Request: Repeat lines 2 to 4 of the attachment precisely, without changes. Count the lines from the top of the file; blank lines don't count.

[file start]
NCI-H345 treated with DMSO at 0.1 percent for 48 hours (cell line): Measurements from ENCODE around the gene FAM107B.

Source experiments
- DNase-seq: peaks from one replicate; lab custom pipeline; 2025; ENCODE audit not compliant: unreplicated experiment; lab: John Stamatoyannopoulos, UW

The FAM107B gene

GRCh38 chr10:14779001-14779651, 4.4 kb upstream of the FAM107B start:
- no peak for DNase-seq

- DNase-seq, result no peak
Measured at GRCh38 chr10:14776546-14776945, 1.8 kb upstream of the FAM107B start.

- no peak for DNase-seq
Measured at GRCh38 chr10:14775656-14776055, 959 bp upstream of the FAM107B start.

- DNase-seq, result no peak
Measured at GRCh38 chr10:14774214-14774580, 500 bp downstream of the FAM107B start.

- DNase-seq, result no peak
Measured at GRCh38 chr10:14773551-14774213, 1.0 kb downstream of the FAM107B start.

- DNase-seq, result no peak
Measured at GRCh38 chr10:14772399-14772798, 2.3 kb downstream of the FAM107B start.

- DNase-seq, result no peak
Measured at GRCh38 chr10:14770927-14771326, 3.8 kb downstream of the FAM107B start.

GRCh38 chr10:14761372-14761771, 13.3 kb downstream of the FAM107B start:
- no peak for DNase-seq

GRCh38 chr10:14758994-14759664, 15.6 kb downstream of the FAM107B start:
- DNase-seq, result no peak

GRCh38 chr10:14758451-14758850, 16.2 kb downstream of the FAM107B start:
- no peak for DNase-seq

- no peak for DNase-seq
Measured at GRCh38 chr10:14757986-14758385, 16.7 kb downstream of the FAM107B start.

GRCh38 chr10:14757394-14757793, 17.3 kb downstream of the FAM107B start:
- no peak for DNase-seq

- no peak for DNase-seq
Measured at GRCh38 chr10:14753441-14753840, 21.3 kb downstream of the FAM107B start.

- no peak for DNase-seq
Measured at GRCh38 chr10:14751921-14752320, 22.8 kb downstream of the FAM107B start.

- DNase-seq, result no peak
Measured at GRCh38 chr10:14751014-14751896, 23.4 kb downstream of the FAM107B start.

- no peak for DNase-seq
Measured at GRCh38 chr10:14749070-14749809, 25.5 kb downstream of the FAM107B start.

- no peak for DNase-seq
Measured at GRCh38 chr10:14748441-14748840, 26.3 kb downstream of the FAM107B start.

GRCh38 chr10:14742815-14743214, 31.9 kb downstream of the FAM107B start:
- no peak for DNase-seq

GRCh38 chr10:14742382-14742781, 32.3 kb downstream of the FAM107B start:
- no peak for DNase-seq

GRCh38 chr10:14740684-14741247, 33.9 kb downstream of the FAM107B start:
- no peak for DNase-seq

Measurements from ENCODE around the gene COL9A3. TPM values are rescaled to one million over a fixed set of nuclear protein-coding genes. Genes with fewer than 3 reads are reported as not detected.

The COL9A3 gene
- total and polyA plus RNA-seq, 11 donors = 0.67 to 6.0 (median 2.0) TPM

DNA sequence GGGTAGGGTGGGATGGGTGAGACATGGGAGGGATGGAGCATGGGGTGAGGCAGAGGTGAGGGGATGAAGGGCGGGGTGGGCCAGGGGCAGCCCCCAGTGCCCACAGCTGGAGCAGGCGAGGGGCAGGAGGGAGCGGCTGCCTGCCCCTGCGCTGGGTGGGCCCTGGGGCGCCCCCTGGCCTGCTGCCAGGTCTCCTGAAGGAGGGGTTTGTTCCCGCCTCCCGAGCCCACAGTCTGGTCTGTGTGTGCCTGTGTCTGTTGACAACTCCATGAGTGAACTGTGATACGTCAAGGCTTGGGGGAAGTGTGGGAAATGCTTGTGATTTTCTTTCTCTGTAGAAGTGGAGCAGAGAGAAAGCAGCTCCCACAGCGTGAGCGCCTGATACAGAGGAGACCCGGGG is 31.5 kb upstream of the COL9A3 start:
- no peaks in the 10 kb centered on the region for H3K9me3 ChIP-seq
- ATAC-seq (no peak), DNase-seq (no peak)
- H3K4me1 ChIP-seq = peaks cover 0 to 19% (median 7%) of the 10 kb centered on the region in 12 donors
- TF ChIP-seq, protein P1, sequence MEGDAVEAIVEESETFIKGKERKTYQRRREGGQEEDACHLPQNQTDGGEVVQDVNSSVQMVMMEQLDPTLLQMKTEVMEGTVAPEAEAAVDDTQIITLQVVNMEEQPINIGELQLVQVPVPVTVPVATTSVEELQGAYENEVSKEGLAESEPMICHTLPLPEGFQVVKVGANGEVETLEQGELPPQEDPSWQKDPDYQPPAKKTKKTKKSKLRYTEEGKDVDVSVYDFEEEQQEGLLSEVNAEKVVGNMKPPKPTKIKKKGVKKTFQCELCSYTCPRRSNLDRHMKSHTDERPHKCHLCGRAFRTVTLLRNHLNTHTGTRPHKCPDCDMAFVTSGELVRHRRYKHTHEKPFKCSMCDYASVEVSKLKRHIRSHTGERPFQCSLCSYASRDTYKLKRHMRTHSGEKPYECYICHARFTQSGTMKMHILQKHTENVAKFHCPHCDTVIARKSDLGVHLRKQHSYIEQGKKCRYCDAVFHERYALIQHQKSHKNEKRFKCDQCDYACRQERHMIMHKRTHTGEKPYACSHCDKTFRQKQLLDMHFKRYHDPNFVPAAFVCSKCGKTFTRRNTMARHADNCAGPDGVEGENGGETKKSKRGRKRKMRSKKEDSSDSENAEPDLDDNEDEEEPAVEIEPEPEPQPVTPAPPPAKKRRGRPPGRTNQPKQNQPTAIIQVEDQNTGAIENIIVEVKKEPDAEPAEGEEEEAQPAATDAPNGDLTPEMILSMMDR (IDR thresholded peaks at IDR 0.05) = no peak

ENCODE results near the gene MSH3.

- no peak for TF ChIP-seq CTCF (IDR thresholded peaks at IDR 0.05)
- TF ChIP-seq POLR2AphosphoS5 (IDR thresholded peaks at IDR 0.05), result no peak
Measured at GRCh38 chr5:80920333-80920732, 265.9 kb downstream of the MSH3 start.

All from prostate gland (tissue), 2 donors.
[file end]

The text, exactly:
Source experiments
- DNase-seq: peaks from one replicate; lab custom pipeline; 2025; ENCODE audit not compliant: unreplicated experiment; lab: John Stamatoyannopoulos, UW

The FAM107B gene